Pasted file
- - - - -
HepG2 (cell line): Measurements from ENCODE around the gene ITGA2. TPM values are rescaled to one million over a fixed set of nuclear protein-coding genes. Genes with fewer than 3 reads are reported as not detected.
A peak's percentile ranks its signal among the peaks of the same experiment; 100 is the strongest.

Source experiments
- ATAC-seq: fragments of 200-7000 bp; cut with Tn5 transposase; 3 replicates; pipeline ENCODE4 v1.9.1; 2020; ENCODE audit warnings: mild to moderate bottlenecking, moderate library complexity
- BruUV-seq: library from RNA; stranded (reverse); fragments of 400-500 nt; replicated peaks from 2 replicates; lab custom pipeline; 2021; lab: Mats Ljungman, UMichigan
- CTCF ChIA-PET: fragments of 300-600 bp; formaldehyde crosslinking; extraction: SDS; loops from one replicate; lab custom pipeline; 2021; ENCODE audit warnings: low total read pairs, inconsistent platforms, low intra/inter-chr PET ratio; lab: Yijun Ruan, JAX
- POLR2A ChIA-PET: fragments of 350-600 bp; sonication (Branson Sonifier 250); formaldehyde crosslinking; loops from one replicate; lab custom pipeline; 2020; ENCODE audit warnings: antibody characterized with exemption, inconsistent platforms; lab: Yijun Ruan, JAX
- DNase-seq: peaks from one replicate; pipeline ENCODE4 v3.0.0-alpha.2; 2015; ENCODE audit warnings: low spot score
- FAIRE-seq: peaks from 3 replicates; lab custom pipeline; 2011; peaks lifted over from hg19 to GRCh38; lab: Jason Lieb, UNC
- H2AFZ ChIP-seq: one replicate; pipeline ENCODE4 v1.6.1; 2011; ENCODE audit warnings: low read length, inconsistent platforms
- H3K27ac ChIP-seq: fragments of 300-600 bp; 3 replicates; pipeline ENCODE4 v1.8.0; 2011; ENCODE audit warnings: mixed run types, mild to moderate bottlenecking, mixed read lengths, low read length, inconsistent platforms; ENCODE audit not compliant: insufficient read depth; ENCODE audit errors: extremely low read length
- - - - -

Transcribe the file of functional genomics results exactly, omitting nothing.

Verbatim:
HepG2 (cell line): Measurements from ENCODE around the gene ITGA2. TPM values are rescaled to one million over a fixed set of nuclear protein-coding genes. Genes with fewer than 3 reads are reported as not detected.
A peak's percentile ranks its signal among the peaks of the same experiment; 100 is the strongest.

Source experiments
- ATAC-seq: fragments of 200-7000 bp; cut with Tn5 transposase; 3 replicates; pipeline ENCODE4 v1.9.1; 2020; ENCODE audit warnings: mild to moderate bottlenecking, moderate library complexity
- BruUV-seq: library from RNA; stranded (reverse); fragments of 400-500 nt; replicated peaks from 2 replicates; lab custom pipeline; 2021; lab: Mats Ljungman, UMichigan
- CTCF ChIA-PET: fragments of 300-600 bp; formaldehyde crosslinking; extraction: SDS; loops from one replicate; lab custom pipeline; 2021; ENCODE audit warnings: low total read pairs, inconsistent platforms, low intra/inter-chr PET ratio; lab: Yijun Ruan, JAX
- POLR2A ChIA-PET: fragments of 350-600 bp; sonication (Branson Sonifier 250); formaldehyde crosslinking; loops from one replicate; lab custom pipeline; 2020; ENCODE audit warnings: antibody characterized with exemption, inconsistent platforms; lab: Yijun Ruan, JAX
- DNase-seq: peaks from one replicate; pipeline ENCODE4 v3.0.0-alpha.2; 2015; ENCODE audit warnings: low spot score
- FAIRE-seq: peaks from 3 replicates; lab custom pipeline; 2011; peaks lifted over from hg19 to GRCh38; lab: Jason Lieb, UNC
- H2AFZ ChIP-seq: one replicate; pipeline ENCODE4 v1.6.1; 2011; ENCODE audit warnings: low read length, inconsistent platforms
- H3K27ac ChIP-seq: fragments of 300-600 bp; 3 replicates; pipeline ENCODE4 v1.8.0; 2011; ENCODE audit warnings: mixed run types, mild to moderate bottlenecking, mixed read lengths, low read length, inconsistent platforms; ENCODE audit not compliant: insufficient read depth; ENCODE audit errors: extremely low read length